The Iberdrola group is a public, multinational, electric utility company based in Spain, known for their leadership in energy production. Iberdrola took the lead construction and development role of two new identical green energy biomass facilities in British Columbia, Canada. One biomass plant is situated outside the City of Merritt, which is 270 km northeast of Vancouver, located at the confluence of the Nicola and Coldwater Rivers within the Nicola Valley. The other biomass facility is in Fort St. James, which is a former fur trading post in north-central British Columbia, roughly 600 km North of Vancouver, located on the southeastern shore of Stuart Lake.
These two green energy, sustainable plants generate a combined capacity of 80 megawatts of electricity from local biomass fuel, relying on a combination of sawdust and timber residuals collected from local saw mills, and harvested dead pine from woodlands that have been affected by the pine-beetle. These facilities supply electricity to over 160,000 homes and are expected to prevent the emission of 570,000 tons of carbon dioxide per year.
When designing these new industrial sites, protection of the local watersheds and maintaining the sustainable nature of these facilities was decidedly important. Ensuring stormwater runoff was treated at the highest protection level throughout the year was paramount.\
Imbrium’s engineers worked with the Langley Concrete Group and the Iberdrola Group to design a Jellyfish Filter within each facility to provide a high level of stormwater treatment. With both industrial facilities having a similar site layout, the Jellyfish units were located out of the way of normal plant operations, with ease of accessibility in mind for inspection and maintenance. They were positioned within the site’s drainage network to provide stormwater treatment for roughly one hectare of drainage area, collecting runoff from either side of each site.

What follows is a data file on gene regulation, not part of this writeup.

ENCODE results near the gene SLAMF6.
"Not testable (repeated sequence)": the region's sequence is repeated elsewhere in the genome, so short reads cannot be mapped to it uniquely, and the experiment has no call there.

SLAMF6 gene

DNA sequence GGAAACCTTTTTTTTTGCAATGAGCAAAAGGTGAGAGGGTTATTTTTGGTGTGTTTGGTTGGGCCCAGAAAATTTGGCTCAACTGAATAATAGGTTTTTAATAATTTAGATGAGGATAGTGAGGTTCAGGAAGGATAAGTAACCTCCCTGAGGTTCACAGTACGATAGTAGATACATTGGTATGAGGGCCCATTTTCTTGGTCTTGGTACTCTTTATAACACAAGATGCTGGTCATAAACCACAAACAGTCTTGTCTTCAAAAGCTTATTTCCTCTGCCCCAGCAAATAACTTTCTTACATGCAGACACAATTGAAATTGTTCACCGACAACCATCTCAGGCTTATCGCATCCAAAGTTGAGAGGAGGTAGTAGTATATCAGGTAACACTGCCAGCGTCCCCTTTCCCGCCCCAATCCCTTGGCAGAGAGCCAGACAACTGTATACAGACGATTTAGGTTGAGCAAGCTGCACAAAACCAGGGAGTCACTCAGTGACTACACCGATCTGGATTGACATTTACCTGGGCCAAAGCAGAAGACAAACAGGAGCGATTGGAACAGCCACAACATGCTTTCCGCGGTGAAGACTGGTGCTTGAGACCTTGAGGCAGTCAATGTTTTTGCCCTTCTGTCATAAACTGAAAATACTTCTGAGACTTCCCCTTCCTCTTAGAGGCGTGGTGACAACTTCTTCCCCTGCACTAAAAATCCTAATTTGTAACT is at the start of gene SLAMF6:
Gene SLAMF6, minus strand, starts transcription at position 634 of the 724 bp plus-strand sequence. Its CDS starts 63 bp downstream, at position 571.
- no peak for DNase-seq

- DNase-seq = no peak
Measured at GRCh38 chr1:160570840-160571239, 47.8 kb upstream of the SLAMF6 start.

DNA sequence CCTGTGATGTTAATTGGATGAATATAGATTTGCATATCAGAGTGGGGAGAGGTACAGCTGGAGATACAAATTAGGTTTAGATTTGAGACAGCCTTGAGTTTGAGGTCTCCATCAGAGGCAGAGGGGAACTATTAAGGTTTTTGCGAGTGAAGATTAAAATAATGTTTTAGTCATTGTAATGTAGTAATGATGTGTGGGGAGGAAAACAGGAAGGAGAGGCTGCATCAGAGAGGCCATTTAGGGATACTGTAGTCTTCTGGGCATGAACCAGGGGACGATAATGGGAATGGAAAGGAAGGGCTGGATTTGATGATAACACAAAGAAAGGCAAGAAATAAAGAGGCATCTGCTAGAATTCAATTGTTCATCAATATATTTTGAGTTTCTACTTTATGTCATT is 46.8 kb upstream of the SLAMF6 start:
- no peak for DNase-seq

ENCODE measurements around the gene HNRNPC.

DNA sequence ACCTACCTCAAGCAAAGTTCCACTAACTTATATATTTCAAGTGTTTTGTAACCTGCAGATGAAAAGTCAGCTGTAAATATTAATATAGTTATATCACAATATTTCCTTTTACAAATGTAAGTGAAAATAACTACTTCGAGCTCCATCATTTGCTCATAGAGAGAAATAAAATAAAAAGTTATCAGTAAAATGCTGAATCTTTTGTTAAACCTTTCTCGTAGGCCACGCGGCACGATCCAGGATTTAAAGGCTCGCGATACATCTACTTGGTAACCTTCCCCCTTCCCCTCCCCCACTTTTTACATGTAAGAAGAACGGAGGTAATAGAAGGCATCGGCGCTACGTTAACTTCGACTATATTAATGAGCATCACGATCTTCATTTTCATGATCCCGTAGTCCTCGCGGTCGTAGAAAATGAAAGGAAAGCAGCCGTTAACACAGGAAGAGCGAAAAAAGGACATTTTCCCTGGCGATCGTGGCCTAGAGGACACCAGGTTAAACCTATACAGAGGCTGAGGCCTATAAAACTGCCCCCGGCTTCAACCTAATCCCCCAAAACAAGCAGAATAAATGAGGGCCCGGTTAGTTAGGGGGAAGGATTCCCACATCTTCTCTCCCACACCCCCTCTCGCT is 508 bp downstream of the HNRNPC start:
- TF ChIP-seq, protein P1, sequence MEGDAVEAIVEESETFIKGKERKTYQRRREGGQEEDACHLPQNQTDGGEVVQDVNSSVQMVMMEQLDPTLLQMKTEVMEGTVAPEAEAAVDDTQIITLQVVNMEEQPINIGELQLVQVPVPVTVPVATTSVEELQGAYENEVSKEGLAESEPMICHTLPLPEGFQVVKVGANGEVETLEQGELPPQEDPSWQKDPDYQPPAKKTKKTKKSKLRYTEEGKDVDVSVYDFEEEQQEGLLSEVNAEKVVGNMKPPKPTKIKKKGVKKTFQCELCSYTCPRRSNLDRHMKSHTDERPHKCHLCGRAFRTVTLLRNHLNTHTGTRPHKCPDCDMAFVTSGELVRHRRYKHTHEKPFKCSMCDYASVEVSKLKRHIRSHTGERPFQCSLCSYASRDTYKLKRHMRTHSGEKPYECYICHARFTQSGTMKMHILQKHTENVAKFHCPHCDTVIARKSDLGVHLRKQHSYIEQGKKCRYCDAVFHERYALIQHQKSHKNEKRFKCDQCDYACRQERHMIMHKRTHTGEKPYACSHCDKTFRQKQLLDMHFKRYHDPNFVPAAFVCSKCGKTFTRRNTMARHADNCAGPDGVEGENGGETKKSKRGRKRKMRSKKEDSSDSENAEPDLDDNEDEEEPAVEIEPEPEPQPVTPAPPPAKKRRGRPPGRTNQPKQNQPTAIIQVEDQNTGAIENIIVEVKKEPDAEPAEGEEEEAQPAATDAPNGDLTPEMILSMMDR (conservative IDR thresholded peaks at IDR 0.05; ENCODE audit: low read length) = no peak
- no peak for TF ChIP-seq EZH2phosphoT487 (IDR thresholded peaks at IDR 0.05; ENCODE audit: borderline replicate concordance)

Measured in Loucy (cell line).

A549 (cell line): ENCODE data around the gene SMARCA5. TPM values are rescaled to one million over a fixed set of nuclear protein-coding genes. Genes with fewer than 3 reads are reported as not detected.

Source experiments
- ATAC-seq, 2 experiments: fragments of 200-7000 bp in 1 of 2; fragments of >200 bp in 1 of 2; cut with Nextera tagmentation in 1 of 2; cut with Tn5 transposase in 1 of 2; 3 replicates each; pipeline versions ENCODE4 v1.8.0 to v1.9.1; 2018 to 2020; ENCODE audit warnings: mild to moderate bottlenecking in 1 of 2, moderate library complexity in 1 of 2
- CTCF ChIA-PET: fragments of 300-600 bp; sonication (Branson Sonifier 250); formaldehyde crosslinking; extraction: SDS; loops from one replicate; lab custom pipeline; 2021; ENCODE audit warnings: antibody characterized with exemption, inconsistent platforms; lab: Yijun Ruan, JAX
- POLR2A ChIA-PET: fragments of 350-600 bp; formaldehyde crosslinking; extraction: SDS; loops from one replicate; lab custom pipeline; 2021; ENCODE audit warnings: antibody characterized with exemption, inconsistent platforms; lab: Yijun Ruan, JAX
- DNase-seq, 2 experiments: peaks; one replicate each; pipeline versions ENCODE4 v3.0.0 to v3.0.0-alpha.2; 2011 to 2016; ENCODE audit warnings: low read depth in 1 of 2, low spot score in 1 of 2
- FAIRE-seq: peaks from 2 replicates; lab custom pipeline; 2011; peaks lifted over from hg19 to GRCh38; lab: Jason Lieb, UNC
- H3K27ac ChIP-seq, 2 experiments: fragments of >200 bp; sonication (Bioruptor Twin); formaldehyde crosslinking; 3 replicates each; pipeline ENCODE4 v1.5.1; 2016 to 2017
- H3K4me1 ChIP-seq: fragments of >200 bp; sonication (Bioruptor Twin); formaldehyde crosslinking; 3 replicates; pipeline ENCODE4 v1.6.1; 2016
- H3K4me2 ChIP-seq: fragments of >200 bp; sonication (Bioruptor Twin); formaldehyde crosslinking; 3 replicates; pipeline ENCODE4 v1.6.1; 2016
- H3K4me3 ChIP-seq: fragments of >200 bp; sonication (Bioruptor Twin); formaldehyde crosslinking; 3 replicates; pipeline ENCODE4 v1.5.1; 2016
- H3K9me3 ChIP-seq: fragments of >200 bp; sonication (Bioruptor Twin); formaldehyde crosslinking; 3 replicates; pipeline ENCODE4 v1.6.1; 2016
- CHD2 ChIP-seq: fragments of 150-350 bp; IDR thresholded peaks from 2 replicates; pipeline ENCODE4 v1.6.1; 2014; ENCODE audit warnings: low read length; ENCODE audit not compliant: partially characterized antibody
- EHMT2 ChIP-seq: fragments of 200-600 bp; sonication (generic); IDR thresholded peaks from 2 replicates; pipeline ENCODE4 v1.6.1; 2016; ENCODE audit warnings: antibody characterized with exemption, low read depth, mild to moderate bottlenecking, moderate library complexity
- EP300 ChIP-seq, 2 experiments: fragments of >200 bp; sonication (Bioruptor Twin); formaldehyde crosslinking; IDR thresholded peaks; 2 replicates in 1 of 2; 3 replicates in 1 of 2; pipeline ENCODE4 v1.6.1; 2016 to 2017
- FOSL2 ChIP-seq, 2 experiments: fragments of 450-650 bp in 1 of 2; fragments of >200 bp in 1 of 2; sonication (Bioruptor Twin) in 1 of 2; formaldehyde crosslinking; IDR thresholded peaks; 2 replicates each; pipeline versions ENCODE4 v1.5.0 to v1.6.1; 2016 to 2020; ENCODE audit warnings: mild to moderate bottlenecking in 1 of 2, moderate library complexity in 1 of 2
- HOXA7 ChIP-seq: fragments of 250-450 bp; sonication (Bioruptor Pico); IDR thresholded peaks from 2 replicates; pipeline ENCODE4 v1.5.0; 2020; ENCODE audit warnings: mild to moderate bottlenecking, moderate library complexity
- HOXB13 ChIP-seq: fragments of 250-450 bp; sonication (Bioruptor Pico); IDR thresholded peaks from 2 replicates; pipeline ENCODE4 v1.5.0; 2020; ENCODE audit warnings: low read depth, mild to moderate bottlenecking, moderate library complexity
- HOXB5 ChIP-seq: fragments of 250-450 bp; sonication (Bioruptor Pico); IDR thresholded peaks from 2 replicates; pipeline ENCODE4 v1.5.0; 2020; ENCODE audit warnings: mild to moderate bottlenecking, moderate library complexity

Each Jellyfish unit was designed to provide treatment from the site’s roadways and parking lots, removing pollutants generated from daily plant operations, and in-and-out vehicle traffic. After runoff is treated by the Jellyfish Filters, stormwater is discharged into large 280 m3 on-site concrete holding tanks, where detention and sediment monitoring occurs before being released back into the local rivers.
Being an industrial site, the Jellyfish Filter treatment systems are managed, inspected and maintained by trained plant personnel on a schedule, ensuring they operate as designed, considering the site’s anticipated pollutant load. “We inspect the Jellyfish units every two months. Currently the devices are working as they should,” says Jonathan Oyarvide, Mechanical Commissioning Manager.
It was important to reassure the local communities that these new industrial, sustainable developments implement proper treatment systems to maintain protection of their local watersheds. For these green energy facilities, the stormwater treatment choice was the Jellyfish Filter.